During the past good night forty (so the local radio) missiles and shells hit the town.
The bombardment went on till ten in the morning.
They fired from all the quarters and from Malu-Balu too until it was captured and set on fire.
The Club was locked.
At home after translating half a page, I had to put Joyce aside. The mother-in-law sent me to the downhill town with breads for her daughters' families (three loafs to each household).
They were in their respective undergrounds.
Valyo invited me to go up to his flat, and there put a bottle of
tootovka TOOTOVKA —
Traditional Karabakh spirits: moonshine from distilled mulberry. on the table and a plate of eatables, over which items unfurled a gaudy oration on everybody's right to live at their liking because we were born to see our kids happy and live long lives but now children from the two sides kept killing each other in this senseless dirty war while cannabis smokers and thieves were burglarizing houses of the honest towndwellers.
I skipped the drink but ate.
On my way to the downhill town, the Club happened to be open with only Shamir, the porter, present and he also was about to leave.
I made a print of the padlock key on the bar of modeling clay I'd been keeping in my pockets for the purpose.
At home after lunch, I began to file a duplicate key.
Sahtik came home with the kids, and we went out for a walk.
Sunny weather. Calm day. Sometimes it's not so bad to be alive.
When Sahtik stopped to have a chat with a friend of hers, Ahshaut pulled me by the hand to go on.
Then, she discovered that the phones in the booths by the Hotel were working and rang up her another friend – Gaiana.
The latter's husband had recently become
a phedayee PHEDAYEE —
(Armenian borrowing from Greek) "freedom fighter". and participated in the first, unsuccessful storm of Malu-Balu two days ago.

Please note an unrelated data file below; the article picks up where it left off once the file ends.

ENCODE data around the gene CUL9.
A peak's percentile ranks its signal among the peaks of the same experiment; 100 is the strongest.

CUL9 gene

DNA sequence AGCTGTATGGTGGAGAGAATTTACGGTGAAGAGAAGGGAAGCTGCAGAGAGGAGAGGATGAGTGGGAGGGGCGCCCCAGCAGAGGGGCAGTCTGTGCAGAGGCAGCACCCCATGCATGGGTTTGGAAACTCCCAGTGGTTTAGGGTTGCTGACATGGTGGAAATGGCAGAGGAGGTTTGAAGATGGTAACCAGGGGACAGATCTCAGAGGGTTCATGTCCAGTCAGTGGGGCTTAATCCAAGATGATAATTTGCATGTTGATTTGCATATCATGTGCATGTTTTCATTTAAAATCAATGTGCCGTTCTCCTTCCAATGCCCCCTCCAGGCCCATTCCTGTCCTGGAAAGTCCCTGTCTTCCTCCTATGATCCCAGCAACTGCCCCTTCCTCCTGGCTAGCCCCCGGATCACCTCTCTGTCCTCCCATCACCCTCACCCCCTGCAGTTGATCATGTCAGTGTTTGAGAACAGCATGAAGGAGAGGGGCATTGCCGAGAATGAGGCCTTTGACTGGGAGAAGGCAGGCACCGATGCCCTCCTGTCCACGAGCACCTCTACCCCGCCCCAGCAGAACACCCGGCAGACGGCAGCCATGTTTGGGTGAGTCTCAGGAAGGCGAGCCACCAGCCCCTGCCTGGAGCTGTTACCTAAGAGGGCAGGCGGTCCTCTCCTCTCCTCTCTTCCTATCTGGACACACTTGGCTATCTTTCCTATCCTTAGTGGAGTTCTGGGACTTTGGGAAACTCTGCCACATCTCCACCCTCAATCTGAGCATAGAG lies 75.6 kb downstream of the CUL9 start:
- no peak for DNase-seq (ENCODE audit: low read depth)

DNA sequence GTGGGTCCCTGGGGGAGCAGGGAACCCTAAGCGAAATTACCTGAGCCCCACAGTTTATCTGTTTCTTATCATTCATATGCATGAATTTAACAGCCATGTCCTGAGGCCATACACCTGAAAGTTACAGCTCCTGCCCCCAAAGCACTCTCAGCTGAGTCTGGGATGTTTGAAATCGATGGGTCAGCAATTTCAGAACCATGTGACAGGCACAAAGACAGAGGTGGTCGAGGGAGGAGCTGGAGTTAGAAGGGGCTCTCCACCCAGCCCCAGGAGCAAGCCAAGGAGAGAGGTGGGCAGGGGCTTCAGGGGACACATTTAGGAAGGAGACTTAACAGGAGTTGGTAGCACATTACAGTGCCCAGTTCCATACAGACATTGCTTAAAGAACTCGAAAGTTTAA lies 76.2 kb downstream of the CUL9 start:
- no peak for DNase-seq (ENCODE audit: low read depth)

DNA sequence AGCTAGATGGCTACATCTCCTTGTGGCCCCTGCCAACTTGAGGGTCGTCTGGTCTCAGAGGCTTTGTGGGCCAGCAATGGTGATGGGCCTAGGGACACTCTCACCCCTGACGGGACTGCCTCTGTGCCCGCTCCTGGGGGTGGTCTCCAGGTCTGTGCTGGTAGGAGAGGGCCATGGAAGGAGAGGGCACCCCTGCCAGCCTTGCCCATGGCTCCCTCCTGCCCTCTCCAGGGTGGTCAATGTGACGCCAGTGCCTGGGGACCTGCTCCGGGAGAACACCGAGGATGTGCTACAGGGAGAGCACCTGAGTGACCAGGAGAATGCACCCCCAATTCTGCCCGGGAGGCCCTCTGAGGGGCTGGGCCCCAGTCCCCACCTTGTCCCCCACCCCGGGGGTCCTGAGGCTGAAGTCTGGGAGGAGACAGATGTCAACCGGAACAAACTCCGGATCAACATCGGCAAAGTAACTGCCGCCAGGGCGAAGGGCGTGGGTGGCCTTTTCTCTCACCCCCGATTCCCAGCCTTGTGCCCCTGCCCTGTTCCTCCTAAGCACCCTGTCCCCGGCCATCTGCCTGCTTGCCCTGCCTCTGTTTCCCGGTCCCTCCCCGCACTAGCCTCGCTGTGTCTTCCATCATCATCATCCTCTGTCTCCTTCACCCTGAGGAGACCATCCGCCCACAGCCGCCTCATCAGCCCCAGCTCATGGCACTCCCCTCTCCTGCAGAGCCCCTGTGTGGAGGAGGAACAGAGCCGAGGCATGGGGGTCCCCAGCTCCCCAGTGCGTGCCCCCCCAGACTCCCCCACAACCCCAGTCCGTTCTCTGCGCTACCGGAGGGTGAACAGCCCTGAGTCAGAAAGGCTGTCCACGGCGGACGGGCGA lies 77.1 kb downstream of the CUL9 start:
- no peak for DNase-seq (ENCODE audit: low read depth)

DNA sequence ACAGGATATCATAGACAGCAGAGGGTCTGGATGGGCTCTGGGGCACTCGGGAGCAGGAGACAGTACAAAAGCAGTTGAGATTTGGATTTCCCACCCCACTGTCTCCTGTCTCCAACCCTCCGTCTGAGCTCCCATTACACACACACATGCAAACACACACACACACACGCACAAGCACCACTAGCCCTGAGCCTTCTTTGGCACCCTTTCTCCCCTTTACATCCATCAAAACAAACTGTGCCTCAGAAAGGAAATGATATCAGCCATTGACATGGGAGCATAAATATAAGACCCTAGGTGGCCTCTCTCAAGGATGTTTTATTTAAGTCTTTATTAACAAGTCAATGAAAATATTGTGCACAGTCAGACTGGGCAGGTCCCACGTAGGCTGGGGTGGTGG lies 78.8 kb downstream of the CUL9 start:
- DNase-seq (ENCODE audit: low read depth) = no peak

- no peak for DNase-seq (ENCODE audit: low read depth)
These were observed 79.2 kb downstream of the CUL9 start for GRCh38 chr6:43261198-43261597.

Then, he came home in the morning with his legs almost frozen off and slept till three in the afternoon.
Returning from the walk we met our teenage neighbors, Arthur and Romah, in company of a man in khaki with a gun and brave mustache, presumably, marching them over to loot Malu-Balu.
<!-- Paupers expropriating paupers.-->
Back to our one-but-spacey-room flat Sahtik and I had a senseless ugly clash:
' Why don't you go to a nearby water queue? The queues are not too long early in the morning. What's the use of bringing water from as-far-as-hell-itself?'
'Because I'm ready to go twice as far if it keeps me clear of water queues.'
'It's a silly ass' reason, besides the water you bring is not enough anyway.'
'I bring as much as I can. Not satisfied? Then wait till I am done with, and keep a real ass in my stead!'
Eventually, I had brains enough to smooth it out with begging pardon for everything said by both of us.
And, right now I hear a stir in the yard: agitated voices, laughter, baaing of the lamb brought by the two boys from their raid to Malu-Balu.
Well, let's go for the water-walk mutely chanting the Maha-Mantra, and trying to forget where and who we are.
Good night, everybody.